Gunmen attacked an intelligence training centre in the Afghan capital Kabul on Thursday in what is turning out to be a deadly week in the war-torn country. Officials said the attackers clashed with security forces throughout the morning as national TV show footage of soldiers patrolling the streets.
The attack came just hours after a suicide bomber targeted an education centre where students were studying for university entrance exams. Over thirty were killed, many of them Shias
"It does clearly demonstrate that the Taliban, even though they have been some tentative steps towards talking about a peace process and obviously the meeting between the Taliban and the US and Qatar.....is not ready to relinquish on the ground military presence at the moment," Royal United Services Institute Senior Research Fellow, Emily Winterbottom, told euronews.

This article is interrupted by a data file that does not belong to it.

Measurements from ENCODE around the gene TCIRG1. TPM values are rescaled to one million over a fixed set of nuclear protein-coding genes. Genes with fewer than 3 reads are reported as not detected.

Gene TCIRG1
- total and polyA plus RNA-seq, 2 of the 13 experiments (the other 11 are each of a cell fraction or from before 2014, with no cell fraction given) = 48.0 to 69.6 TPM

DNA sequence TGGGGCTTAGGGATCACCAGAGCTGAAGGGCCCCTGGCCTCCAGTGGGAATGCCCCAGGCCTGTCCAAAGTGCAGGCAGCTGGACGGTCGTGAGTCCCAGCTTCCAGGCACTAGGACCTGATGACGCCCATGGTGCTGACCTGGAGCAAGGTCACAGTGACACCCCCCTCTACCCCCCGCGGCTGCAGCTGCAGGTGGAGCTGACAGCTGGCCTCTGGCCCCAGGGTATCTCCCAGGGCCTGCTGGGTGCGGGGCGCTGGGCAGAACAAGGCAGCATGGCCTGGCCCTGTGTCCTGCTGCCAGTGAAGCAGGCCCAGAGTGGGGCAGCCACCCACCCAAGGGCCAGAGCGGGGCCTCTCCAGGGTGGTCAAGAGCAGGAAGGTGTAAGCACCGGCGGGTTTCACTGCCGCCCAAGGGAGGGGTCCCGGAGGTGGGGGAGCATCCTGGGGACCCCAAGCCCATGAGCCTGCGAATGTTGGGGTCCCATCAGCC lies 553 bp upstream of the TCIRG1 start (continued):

The bomb attack was claimed by Islamic State militants. They operate separately from the Taliban although mourners of the victims see them in the same light and simply want the violence to stop
"We want peace in our country," said one relative of a victim. "We cannot continue this bloodshed anymore. We demand the government and government forces stop the war and work towards peace and brotherhood. We have sacrificed enough, many mothers and fathers lost their loved one during the war."
This latest upsurge in violence comes just a few weeks after an unprecedented ceasefire between the Taliban and government forces gave some hope for the future. But in the emotion of the day, some mourners were dismissive of the cessation and any talks with the militants